A young girl has survived after being attacked by a tiger in a shock attack caught on film.
The tiger's handler was leading it around near a market in Sakaka in north-western Saudi Arabia.
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Filmed by an onlooker, the tiger, on a leash, is seen walking calmly along beside its handler.
Some children see it and run off in fright.
But a little girl, aged about six, wanders too close - and the tiger grabs her in its paws and pins her to the ground.
She screams and the handler immediately begins to prise the animal away from her.
The video ends there but witnesses said he rescued the girl before the tiger had a chance to harm her.
However, social media commenters raged about the obvious lack of security and safety procedures at the event.
One quoted anonymously by local media wrote: "Even if the tiger is tamed, this was a dangerous situation that could have been fatal for the young girl or other spectators."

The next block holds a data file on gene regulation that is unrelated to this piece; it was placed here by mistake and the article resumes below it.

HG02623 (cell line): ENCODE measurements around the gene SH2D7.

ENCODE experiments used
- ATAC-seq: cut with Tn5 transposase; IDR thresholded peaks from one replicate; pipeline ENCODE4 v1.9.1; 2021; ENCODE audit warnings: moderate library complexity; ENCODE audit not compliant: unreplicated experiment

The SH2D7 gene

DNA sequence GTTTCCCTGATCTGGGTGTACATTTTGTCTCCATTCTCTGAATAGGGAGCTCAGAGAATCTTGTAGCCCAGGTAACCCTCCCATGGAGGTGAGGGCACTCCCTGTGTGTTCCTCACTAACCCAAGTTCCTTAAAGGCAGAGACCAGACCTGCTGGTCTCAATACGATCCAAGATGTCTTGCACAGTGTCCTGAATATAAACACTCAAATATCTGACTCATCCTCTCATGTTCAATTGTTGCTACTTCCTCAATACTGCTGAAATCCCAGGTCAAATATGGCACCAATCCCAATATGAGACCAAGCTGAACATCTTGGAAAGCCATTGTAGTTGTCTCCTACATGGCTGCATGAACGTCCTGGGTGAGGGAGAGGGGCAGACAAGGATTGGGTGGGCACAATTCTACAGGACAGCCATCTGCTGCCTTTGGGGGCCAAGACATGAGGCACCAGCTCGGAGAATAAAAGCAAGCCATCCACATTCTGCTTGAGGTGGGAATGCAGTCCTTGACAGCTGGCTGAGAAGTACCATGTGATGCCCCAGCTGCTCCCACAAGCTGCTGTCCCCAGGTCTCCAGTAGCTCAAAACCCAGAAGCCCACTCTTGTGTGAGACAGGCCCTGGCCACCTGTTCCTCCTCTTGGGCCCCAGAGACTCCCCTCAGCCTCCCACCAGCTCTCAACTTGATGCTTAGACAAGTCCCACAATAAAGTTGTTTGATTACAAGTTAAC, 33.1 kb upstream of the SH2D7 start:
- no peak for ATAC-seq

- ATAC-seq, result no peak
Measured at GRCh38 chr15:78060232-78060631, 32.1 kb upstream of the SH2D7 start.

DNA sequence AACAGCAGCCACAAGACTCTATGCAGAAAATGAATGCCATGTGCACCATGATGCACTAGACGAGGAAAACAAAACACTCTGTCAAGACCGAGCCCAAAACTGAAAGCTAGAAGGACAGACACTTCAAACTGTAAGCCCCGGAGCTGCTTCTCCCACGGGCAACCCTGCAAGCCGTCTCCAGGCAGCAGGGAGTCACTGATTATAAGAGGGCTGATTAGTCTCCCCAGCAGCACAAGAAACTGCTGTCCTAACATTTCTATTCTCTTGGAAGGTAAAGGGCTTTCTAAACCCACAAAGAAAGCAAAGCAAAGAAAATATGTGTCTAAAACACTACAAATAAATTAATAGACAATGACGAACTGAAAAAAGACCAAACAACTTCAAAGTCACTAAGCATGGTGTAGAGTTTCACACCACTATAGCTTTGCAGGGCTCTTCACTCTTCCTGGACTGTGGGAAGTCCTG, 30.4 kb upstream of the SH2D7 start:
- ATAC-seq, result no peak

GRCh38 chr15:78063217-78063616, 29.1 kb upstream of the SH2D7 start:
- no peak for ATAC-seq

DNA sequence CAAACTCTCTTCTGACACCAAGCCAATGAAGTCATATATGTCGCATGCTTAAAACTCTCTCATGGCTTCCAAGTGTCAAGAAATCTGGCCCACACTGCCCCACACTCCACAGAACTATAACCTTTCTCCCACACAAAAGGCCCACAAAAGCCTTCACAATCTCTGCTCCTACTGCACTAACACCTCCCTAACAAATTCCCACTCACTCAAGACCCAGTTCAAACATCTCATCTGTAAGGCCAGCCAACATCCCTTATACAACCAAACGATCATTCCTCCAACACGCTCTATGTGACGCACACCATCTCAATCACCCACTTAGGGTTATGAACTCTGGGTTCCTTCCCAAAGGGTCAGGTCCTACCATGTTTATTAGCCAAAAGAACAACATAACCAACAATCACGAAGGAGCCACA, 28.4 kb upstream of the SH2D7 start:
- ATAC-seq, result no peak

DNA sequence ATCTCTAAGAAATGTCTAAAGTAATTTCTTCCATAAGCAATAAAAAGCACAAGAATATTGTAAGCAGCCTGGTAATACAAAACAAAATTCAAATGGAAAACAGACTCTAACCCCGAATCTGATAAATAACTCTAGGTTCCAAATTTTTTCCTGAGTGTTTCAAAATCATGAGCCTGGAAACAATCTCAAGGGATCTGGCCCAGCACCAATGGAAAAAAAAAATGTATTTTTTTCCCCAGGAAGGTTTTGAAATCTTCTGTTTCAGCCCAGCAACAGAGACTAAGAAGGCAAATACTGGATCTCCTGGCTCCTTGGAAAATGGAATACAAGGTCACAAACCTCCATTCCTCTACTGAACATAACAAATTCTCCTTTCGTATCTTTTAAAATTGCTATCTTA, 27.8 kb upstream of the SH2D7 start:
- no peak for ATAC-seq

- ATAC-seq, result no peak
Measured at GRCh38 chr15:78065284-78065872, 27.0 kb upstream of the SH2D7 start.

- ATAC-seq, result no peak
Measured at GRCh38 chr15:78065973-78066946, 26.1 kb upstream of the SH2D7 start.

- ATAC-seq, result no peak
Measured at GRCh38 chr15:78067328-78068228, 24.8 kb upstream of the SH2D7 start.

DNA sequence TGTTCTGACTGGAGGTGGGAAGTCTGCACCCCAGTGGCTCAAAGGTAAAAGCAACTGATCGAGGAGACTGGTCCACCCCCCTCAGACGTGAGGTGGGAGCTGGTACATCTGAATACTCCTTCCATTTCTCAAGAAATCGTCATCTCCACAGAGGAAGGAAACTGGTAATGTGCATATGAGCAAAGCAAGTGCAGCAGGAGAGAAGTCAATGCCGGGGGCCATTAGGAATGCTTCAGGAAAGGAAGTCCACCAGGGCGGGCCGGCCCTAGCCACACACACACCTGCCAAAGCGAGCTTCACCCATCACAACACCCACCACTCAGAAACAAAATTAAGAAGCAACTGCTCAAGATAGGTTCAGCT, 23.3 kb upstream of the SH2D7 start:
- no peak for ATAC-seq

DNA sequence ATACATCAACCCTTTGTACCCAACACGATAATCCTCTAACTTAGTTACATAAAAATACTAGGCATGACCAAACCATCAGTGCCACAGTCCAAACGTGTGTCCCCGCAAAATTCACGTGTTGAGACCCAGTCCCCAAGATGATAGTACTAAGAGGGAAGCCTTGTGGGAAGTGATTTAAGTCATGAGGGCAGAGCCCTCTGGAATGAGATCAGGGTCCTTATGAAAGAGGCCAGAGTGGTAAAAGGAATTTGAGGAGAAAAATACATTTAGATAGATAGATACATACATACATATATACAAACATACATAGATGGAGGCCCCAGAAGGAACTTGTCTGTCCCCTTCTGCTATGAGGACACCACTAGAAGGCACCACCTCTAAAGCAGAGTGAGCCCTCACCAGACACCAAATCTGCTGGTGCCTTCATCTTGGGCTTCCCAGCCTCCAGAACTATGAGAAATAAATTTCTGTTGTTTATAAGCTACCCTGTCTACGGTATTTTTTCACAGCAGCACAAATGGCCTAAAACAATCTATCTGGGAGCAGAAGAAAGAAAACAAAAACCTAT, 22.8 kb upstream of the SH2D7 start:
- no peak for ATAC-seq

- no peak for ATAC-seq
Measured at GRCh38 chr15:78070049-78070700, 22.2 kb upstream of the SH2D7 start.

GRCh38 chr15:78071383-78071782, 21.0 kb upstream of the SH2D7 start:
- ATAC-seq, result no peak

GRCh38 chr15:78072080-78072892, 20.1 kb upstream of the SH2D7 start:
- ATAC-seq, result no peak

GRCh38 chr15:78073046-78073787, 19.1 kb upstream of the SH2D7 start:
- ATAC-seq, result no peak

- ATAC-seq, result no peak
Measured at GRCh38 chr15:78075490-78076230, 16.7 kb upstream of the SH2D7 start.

'Khalid Al Mutairi' wrote: "This is a wild animal and its instinct is to attack, so regardless of the time spent taming it, its nature never changes and its killing-readiness remains strong.
A trend for keeping exotic animals has emerged in recent years among the Middle East's rich youth.
Authorities in the Gulf Cooperation Council (GCC) - comprising Bahrain, Kuwait, Oman, Qatar, Saudi Arabia and the United Arab Emirates - have often warned people about the dangers of keeping wild animals in their homes.
But the practice has become a status symbol, and animals are easy to advertise and buy via social media. The combination of these factors has led to several attacks.
In March a female lion attacked and killed a Kuwaiti man after breaking free from the rope that held it. She broke the man's neck.
A Filipino household worker was killed by a lion her employer kept as a pet in 2014. She survived the initial attack but died of her injuries five days later.